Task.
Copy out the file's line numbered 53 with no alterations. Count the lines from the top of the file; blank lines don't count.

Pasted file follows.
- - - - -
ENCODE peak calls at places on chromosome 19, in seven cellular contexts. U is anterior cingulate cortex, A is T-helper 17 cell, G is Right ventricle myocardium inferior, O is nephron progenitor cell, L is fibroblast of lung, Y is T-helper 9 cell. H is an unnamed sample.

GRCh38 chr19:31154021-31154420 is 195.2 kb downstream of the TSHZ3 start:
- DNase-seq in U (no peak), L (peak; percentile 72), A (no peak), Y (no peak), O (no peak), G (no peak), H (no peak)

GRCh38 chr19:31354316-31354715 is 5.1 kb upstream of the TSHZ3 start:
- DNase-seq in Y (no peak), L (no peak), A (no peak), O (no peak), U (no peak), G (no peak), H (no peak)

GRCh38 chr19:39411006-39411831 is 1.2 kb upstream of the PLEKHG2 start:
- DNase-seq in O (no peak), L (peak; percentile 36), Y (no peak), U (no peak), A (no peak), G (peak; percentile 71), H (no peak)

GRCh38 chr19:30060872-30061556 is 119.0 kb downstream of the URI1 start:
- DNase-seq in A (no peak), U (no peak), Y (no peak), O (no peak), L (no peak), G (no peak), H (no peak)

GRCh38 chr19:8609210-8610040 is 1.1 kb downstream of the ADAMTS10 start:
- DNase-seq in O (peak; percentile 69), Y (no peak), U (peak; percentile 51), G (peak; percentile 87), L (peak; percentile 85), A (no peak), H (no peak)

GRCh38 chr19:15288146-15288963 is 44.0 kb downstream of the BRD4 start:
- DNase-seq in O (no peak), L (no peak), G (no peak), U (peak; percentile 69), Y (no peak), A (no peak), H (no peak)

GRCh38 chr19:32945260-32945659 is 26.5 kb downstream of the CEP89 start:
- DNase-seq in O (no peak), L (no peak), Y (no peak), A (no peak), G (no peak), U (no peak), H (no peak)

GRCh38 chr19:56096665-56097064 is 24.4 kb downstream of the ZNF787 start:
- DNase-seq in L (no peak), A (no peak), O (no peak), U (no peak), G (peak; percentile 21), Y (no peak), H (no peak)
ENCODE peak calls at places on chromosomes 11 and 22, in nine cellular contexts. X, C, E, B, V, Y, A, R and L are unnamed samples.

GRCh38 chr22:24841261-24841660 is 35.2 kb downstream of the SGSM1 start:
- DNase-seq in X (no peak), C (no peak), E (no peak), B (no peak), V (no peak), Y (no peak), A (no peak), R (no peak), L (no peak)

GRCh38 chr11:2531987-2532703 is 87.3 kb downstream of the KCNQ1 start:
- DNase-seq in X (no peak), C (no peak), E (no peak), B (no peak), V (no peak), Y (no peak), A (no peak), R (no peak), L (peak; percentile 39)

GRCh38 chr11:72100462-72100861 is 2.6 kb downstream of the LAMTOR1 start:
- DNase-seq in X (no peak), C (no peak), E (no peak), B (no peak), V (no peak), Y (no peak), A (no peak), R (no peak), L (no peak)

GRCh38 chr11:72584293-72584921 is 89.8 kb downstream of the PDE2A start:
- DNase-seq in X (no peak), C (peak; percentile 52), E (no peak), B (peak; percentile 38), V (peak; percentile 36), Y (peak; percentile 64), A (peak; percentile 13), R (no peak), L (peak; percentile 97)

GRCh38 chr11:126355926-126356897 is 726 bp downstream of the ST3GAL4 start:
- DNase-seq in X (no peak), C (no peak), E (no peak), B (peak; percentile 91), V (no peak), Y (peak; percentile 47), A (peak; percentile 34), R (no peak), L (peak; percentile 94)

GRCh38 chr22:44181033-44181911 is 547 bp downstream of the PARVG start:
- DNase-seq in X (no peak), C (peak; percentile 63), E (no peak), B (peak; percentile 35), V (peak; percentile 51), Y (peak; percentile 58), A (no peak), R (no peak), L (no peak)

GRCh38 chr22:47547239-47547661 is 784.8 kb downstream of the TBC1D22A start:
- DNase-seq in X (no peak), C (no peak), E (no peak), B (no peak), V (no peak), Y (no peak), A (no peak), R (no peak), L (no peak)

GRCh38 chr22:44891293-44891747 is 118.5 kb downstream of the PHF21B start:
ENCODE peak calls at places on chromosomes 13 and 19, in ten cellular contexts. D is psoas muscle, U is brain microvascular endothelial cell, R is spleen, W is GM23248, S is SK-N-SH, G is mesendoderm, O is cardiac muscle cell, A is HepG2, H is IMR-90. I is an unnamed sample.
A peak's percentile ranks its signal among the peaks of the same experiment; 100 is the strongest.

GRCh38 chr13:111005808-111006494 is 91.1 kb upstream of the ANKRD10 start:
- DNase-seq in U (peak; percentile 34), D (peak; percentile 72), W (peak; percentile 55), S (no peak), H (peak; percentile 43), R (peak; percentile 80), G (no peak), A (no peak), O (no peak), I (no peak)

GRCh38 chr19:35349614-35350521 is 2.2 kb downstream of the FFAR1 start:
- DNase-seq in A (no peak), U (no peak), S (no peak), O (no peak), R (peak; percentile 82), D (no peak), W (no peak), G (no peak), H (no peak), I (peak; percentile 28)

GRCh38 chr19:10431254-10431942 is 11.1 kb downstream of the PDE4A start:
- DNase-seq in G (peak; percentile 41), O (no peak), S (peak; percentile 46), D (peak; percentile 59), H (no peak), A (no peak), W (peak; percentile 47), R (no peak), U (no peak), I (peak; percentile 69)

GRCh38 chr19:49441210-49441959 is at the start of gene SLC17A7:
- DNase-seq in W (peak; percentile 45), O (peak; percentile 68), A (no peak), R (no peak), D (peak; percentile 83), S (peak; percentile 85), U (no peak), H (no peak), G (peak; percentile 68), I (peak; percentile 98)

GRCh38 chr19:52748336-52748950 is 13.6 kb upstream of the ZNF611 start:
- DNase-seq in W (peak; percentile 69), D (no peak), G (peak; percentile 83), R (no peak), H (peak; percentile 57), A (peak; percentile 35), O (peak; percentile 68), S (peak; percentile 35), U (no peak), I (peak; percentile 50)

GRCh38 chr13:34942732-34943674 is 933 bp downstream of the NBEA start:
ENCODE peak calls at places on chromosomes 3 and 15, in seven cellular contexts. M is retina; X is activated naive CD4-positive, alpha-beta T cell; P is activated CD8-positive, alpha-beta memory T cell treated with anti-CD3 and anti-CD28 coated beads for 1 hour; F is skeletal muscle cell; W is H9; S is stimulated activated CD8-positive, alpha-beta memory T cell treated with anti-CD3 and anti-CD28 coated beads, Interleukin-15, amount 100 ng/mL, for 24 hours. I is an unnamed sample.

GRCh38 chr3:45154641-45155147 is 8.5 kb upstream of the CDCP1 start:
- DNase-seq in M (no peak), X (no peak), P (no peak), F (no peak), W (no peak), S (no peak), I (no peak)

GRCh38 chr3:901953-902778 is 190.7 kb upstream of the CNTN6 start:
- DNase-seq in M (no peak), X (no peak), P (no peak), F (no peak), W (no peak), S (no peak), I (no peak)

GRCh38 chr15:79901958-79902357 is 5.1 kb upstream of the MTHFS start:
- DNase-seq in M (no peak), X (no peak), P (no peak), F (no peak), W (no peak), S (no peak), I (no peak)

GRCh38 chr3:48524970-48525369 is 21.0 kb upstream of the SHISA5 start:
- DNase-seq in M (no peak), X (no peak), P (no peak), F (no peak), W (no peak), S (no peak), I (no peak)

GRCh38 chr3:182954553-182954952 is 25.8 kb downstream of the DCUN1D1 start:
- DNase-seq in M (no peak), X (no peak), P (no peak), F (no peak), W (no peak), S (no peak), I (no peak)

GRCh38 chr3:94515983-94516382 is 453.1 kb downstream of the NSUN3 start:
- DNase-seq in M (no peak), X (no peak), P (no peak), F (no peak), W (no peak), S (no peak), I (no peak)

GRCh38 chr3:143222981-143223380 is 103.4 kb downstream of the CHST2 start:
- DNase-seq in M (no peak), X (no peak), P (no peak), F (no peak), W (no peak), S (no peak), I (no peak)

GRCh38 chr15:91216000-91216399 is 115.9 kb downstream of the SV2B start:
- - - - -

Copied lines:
- DNase-seq in M (no peak), X (no peak), P (no peak), F (no peak), W (no peak), S (no peak), I (no peak)